Re: [secdir] secdir review of draft-ietf-bess-spbm-evpn-02

"Dan Harkins" <> Thu, 08 October 2015 07:08 UTC

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Date: Thu, 8 Oct 2015 00:08:43 -0700 (PDT)
From: "Dan Harkins" <>
To: "Barry Leiba" <>
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Subject: Re: [secdir] secdir review of draft-ietf-bess-spbm-evpn-02
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  Hi Barry,

On Wed, October 7, 2015 1:02 pm, Barry Leiba wrote:
> Hi, Dan, and thanks for the SecDir review.
>>   After an overview the body of the draft is basically a single
>> section  ("4. Elements of Procedure") that states "A PE MUST implement
>> and perform the following operations" but none of the following
>> subsections contain any normative text. I think some normative
>> text is needed in each of the sub-sections, e.g instead of "The
>> following is configured..." maybe "The following SHALL be
>> configured...").
> I've seen similar comments about other documents, and I find it
> troubling that we often consider that the only statements that are
> normative are ones that include 2119 key words.  I think that is not
> at all so, and that what we say in a standards document *is* normative
> unless we say otherwise.

  The problem is the passive voice does not instruct implementations

> I have not yet reviewed this document, so I might see it differently
> when I do, but I've just taken a look at Section 4.1 to see Dan's
> example.  I don't see why anything needs to be changed: the text, as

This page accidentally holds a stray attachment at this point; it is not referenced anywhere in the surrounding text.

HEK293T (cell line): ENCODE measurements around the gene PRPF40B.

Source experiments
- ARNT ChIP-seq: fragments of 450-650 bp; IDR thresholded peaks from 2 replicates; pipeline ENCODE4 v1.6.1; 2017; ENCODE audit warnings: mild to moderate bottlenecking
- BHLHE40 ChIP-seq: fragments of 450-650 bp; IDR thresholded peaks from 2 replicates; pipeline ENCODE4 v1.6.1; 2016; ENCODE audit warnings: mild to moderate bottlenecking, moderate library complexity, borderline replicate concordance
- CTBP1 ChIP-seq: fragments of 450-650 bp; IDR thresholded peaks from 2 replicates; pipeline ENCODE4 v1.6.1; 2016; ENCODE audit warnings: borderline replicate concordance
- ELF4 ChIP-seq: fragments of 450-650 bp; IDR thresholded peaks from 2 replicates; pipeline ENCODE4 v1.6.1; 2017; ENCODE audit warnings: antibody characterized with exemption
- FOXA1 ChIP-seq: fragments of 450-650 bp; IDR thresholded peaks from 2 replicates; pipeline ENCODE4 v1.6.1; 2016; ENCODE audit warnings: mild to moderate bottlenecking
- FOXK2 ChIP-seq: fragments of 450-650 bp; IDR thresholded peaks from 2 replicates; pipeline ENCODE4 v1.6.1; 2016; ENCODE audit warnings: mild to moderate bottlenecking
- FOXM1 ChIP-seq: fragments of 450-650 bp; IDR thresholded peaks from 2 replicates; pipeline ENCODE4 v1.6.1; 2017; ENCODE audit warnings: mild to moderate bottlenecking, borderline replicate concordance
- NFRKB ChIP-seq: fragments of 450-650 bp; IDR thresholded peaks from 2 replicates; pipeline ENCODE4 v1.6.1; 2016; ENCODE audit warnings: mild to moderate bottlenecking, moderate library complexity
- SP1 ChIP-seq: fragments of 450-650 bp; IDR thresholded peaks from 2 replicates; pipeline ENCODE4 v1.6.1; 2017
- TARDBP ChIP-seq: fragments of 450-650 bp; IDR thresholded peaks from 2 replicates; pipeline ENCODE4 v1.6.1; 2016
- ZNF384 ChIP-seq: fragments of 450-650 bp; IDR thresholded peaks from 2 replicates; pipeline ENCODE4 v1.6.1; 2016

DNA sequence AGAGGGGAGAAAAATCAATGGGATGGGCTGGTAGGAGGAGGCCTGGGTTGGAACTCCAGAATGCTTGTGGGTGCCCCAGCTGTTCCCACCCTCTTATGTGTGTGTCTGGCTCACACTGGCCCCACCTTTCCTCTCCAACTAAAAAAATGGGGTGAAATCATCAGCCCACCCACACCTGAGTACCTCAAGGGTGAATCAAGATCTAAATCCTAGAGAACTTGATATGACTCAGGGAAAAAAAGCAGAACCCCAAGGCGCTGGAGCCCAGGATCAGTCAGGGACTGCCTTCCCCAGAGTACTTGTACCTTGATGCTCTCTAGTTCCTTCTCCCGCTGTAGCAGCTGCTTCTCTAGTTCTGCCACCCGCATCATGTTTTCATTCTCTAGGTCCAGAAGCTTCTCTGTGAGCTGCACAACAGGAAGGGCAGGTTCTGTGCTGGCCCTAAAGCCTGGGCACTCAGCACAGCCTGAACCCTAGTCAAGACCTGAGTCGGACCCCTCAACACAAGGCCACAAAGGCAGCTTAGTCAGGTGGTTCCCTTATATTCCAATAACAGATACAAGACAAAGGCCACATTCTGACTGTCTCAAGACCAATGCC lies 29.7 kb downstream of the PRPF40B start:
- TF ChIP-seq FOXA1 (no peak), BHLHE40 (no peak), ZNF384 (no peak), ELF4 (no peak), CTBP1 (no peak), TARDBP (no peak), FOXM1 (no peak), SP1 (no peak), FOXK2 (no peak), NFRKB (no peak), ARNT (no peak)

> it is, is clear that the specified items have to be configured.  What
> would adding "SHALL" or "MUST" change here?  Does the existing text
> seem to give anyone any options here?  As I read the current text, if
> I fail to include a route target or an SPSourceID in the
> configuration, I am not complying with this specification.

  The _overview_ (which is arguably informative) has more normative
statements than the body of the draft that is supposed to instruct
implementations in how to behave! And the body of the draft says that
implementations MUST do a collection of passive-voiced and conditional

> Now, I generally think we overuse 2119 key words, so that's where I'm
> starting from.  But honestly: how does adding 2119 key words to
> Section 4.1 improve it?

  It alerts an implementer to something he or she needs to pay
attention to because it has interoperability implications.

  If nothing in subsections 4.1 to 4.8 need normative text then get
rid of the RFC 2119 word in section 4 that compels an implementation
to behavior that is passive-voiced and conditional.

  Overuse of RFC 2119 key words may be attracting your attention
but the issue here is not an overuse but a dearth of them. On the
other hand, if you're so concerned about overuse of RFC 2119 words
then maybe you should make a comment on this draft that putting
such normative statements in something like an informative overview
is not appropriate. If RFC 2119 words are not necessary when describing
the protocol behavior then they are certainly not necessary in an
informative overview. And therefore there is no reason to reference
RFC 2119 in this Standards Track RFC.


> Barry